- The Washington Times - Wednesday, February 22, 2012

This column reflects major attitude today, and if you don’t want to read it, go ahead and flip the page. Or, if you’re on the Internet, scroll elsewhere on The Washington Times site.

Won’t hurt me a bit, though I do want you to think about the kids, because I’m beginning to think D.C. schoolchildren and taxpayers would be a lot better off if D.C. officials sold off or rented out all city-owned school buildings and dished out vouchers to all of the city’s school-age children.

Sounds extreme, eh?

Well, the situation is politically dire, and I don’t think it will change to benefit youths if drastic measures aren’t taken soon - and here’s why.

I’ll take it nice and slow for all you knuckleheads, newcomers and die-hard traditional public school enthusiasts who don’t know the definition of the word “public.”

So here’s the short, sweet version: Public school dollars should follow the student. The bricks-and-mortar school building, the quality of the teaching corps and, to a measurable extent, the location of the schoolhouse are irrelevant.

Give the kids a voucher and leave all the other decision-making up to their parents.

Now, the longer version: In 2010, D.C. officials established the Public Education Finance Reform Commission, whose mission was to study adequate, affordable, equitable and transparent measurements regarding per-pupil spending and make recommendations to top officials. Well, guess what, the panel gets a big red D.

First, the panel did meet, which is the only reason it didn’t get an F.

Second, the mayor and the D.C. Council all know that the D.C. public school system consistently overspends its budget and regularly gets additional funds or reprogramming options to close perceived gaps, while charter schools regularly are forced to live within their means. The panel offers no positive changes for charter school students in that respect.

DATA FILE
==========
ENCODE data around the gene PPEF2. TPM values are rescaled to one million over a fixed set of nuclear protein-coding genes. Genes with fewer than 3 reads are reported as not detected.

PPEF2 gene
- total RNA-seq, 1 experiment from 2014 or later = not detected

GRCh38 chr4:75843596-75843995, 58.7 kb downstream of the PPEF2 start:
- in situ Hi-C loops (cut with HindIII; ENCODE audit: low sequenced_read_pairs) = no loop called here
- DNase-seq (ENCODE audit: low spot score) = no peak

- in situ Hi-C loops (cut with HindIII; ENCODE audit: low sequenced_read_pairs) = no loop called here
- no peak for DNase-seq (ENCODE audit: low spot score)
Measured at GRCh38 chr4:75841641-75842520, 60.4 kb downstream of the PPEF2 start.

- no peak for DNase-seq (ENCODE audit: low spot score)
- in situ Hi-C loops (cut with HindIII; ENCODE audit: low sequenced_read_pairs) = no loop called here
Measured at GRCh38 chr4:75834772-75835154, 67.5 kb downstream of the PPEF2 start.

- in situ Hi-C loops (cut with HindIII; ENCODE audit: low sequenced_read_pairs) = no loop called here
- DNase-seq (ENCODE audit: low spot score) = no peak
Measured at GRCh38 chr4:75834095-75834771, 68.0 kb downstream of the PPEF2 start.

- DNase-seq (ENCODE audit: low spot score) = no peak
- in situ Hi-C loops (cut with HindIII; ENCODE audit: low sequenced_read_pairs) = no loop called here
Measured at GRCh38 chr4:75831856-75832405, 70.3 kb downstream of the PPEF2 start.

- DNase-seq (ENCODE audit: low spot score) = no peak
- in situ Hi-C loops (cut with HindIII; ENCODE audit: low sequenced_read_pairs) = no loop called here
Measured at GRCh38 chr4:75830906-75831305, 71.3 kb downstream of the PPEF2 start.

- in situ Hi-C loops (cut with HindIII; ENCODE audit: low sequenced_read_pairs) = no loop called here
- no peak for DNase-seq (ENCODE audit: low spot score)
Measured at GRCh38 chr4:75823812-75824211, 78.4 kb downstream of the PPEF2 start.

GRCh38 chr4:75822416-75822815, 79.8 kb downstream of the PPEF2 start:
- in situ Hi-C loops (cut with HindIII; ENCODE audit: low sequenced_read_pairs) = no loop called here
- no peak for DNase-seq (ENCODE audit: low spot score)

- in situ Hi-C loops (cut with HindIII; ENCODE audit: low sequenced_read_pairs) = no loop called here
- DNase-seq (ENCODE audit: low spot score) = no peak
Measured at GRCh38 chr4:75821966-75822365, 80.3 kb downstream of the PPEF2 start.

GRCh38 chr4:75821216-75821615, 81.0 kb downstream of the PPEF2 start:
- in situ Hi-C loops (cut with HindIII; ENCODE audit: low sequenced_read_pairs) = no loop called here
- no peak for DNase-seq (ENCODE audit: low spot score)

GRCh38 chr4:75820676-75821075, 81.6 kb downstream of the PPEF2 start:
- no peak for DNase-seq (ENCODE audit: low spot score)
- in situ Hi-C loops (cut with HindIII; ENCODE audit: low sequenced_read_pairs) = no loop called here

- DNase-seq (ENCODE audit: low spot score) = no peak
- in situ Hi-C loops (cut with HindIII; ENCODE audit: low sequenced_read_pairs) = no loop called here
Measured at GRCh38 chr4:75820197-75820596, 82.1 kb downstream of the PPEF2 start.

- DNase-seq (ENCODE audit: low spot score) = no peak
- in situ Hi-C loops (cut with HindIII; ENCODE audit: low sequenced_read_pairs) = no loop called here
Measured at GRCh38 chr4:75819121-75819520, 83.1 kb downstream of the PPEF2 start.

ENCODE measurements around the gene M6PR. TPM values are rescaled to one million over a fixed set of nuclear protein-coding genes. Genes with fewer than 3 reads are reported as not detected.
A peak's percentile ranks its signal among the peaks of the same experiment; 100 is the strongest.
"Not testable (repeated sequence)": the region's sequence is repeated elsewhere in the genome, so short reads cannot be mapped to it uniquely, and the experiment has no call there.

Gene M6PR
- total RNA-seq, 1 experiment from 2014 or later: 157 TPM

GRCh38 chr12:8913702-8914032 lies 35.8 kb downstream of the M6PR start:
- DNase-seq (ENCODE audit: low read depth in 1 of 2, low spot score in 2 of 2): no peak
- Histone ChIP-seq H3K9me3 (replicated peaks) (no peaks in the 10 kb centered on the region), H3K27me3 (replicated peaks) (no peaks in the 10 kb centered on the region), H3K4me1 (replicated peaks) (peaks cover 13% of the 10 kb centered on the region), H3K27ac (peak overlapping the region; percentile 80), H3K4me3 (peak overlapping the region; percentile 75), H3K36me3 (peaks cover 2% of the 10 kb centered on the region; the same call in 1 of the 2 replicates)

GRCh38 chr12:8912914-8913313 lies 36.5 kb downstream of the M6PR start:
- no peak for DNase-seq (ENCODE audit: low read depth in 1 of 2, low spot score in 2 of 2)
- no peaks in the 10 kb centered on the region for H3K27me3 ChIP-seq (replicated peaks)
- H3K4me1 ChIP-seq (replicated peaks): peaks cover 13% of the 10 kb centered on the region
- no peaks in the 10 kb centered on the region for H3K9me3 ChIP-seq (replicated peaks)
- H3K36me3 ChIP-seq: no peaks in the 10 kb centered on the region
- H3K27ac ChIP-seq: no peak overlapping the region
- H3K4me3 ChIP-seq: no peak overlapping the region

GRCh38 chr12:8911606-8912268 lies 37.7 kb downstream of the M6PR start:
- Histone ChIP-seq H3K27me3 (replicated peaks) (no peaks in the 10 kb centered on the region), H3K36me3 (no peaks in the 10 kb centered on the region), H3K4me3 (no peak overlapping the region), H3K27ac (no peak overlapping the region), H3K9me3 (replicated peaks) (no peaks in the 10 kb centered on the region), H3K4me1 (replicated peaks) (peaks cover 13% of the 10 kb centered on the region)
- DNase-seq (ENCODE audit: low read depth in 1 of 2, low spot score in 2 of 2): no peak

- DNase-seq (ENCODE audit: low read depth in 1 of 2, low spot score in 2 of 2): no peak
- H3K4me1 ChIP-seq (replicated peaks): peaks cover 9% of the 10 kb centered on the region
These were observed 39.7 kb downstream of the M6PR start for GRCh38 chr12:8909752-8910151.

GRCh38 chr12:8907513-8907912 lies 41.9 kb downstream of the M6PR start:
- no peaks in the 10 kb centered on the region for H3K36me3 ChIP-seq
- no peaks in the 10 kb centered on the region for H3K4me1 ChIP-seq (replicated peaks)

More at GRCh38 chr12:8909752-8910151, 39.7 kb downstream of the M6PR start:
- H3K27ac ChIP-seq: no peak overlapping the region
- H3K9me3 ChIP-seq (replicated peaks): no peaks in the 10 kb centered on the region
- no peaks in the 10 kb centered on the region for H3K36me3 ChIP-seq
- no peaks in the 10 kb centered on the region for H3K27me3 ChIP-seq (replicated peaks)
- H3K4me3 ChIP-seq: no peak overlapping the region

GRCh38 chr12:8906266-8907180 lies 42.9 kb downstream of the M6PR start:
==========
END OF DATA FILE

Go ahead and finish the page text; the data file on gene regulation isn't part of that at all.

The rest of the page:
Third, the overarching school-budgeting process remains a shell game, inherently favoring funding for traditional schools, magnet programs such as the School Without Walls, schools with unionized workers, as well as the costs of utilities and maintenance, and such demographics as family income and English-language learners.

This sleight of hand is precisely as a former D.C. mayor once told me. That is, there are and always will be “three sets” of school-funding books, one for the public, one for city officials and one with the truth, and nobody has access to all three.

To its credit, the panel suggested that funding for custodial and maintenance services and the cost of utilities be removed from the per-pupil funding formula, which could in turn lead to increased transparency.

But the panel also recommended more panels, seeking a pass because it didn’t have enough time or resources and because it discussed but failed to come to a consensus on some issues.

Think Seinfeld and ya-da, ya-da, ya-da. Or, if you’re still in a Mardi Gras mood, think gumbo ya-ya.

It simply doesn’t matter because if our military or law enforcers or first responders failed in their missions as miserably as this bunch, we would be replacing the Occupy D.C. crowd in Freedom Plaza and setting up a guillotine.

Do not be surprised if this school-funding debacle stokes the simmering flames of the recall movement and the next three D.C. elections.

Remember, this is about children, children who continue to be used as political pawns while we pray the next mayor and the next council will squash the status quo.

So closely - very closely - pay attention to Vince, Kwame, Phil, Michael, Jim, Vincent, David, Yvette, Tommy, Marion, Jack, Mary and Muriel, who have about three months to do what the school-funding panel failed to do.

And yeah - I’m taking the extreme liberty of referring to the mayor and council members by their first names. For all of them, their honorifics lose a little cachet every time they create a monster that gobbles up children and tax dollars.

Thank you for your time.

c Deborah Simmons can be reached at dsimmons@washingtontimes.com.

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